What is not of faith is sin kjv?
 And he that doubteth is damned if he eat, because he eateth not of faith: for whatsoever is not of faith is sin.
Leon Morris follows this limitation and says,
But Richard Lenski says, No!
What do you think?
Here’s the context to help you get oriented (Romans 14:21–23):
Augustine, in his Lectures on the Gospel According to St. John, cites Romans 14:23 as a universal statement covering all human conditions:
Thomas Schreiner sides with Augustine and points out that Paul easily could have made a more limited point by stopping with the first part of verse 23 (“But whoever has doubts is condemned if he eats, because the eating is not from faith”). Point made. End of argument. But no. Now he adds the unqualified maxim, “For whatever does not proceed from faith is sin” (Romans, 739).
It’s true, of course, as Morris says, that Paul is not discussing the actions of unbelievers in Romans 14. But that’s not a compelling argument. We regularly support specific points with general points.
For example, we might say, “The long hands of the grandfather clocks in this shop sweep 360 degrees every hour. For the long hands of all clocks that have circular faces sweep 360 degrees every hour.” Nobody would think us reasonable if we said, “From these two sentences all we can learn is that the only clocks whose long hands sweep 360 degrees each hour are the grandfather clocks in this shop, because those are the ones we are talking about.” No. We brought in a universal point to support the specific one.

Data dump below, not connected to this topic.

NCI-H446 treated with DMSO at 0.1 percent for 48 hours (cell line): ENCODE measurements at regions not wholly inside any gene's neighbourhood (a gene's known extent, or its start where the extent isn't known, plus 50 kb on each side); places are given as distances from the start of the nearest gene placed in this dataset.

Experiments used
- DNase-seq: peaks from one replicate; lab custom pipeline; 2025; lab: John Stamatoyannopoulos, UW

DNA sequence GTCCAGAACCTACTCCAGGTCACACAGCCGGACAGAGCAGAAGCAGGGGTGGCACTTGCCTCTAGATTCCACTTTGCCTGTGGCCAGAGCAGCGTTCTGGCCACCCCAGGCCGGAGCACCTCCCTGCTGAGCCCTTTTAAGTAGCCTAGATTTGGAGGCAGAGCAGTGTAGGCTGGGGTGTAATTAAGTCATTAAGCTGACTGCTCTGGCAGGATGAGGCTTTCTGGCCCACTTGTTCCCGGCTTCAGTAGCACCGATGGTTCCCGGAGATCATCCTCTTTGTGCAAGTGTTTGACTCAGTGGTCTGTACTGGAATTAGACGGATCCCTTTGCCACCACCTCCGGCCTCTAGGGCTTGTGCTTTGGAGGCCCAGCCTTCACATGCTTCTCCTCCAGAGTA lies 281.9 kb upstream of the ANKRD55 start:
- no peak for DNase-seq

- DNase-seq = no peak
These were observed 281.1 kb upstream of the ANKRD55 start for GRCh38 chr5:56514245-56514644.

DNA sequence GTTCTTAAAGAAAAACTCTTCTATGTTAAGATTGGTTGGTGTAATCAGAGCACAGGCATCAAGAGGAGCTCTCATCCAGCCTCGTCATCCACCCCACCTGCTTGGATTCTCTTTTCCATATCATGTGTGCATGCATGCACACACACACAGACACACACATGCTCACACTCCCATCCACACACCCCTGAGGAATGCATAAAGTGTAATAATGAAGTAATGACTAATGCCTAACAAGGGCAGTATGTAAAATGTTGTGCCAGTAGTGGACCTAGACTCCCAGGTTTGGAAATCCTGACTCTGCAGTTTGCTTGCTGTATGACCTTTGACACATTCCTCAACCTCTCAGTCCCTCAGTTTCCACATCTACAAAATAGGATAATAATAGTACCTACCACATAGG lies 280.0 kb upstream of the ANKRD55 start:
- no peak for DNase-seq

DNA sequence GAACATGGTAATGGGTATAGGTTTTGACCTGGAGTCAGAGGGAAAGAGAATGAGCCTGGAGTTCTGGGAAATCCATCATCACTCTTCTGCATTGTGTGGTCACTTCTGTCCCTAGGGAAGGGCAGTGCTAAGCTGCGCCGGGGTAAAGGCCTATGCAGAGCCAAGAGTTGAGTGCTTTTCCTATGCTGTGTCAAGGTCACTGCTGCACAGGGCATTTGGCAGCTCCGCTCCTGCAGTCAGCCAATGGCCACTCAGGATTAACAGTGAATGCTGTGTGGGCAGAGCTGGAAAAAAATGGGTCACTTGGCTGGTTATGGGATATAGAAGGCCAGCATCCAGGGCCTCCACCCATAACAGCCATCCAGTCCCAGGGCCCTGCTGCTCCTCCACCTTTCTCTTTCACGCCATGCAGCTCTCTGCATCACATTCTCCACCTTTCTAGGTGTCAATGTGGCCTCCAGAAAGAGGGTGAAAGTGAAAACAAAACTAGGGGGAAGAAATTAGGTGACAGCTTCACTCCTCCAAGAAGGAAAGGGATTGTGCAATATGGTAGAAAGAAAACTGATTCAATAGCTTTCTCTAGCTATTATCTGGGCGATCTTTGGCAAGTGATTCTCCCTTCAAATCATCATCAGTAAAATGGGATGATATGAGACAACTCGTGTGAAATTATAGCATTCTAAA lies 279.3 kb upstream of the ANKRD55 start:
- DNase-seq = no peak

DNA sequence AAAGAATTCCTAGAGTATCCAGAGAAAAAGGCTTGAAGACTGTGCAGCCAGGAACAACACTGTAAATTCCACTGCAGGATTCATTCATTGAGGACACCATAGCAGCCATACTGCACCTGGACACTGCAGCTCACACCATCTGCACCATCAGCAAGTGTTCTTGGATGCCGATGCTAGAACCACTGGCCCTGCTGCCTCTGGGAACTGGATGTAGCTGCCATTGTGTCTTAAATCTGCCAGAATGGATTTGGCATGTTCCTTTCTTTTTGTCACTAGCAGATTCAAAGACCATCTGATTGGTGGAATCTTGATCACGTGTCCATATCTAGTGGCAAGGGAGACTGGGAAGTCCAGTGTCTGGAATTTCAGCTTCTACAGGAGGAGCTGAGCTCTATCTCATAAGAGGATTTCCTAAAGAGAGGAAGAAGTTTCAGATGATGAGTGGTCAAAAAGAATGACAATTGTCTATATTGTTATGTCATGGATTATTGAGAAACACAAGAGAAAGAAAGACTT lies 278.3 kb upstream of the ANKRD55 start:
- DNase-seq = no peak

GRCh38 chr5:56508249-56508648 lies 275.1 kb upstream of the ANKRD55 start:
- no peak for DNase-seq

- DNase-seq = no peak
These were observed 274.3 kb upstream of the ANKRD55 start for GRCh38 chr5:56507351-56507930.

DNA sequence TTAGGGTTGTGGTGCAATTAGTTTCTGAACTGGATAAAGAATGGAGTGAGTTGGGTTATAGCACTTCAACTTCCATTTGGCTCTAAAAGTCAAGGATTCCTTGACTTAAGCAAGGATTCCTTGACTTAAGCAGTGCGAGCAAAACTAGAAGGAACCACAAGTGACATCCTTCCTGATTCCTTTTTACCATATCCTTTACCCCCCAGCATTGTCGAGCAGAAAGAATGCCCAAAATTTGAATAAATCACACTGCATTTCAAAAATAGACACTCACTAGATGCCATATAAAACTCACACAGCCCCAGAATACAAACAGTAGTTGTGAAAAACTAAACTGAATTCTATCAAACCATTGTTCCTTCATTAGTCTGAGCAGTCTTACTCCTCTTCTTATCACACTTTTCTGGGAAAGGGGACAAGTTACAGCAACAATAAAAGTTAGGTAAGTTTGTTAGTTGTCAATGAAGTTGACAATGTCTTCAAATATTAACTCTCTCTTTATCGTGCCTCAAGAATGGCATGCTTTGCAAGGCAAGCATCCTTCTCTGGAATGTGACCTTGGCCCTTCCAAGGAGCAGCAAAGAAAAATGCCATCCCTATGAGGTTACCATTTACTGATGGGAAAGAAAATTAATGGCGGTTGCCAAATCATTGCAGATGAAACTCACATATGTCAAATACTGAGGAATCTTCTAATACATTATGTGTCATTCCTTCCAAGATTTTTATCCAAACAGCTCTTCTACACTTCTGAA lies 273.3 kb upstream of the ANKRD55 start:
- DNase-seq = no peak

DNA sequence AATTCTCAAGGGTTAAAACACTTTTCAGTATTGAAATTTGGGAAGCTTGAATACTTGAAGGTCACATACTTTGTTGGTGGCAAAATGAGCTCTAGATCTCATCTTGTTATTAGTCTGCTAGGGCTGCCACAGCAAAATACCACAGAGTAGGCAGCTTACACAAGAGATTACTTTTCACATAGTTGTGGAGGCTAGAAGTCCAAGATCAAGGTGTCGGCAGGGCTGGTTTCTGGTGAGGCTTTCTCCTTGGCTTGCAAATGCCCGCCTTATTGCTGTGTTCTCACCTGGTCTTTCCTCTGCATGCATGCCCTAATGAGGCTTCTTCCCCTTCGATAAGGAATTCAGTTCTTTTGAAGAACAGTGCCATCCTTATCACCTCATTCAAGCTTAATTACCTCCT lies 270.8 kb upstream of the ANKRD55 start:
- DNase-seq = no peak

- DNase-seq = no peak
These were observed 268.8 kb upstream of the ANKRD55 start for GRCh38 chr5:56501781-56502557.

That’s what Paul has done. “Whatever is not from faith is sin” is a universal point. There are numerous supports for this outside Romans 14:23. For example:
This is why Augustine said that even the virtues of unbelievers are sin. An example might make this radical indictment of faithless human “goodness” clearer.
Suppose you’re the father of a teenage son. You remind him to wash the car before he uses it to take his friends to the basketball game tonight. He had earlier agreed to do that.
He gets angry and says he doesn’t want to. You gently but firmly remind him of his promise, and say that’s what you expect. He resists. You say, “Well, if you are going to use the car tonight, that’s what you agreed to do.” He storms out of the room angry. Later you see him washing the car.
But he is not doing it out of love for you or out of a Christ-honoring desire to obey Scripture. He wants to go to the game with his friends. That is what compels his “obedience.” I put “obedience” in quotes because it is only external. His heart is wrong. This is what I mean when I say that all human “virtue” is depraved if it is not from a heart of love to the heavenly Father — even if the behavior conforms to biblical norms.
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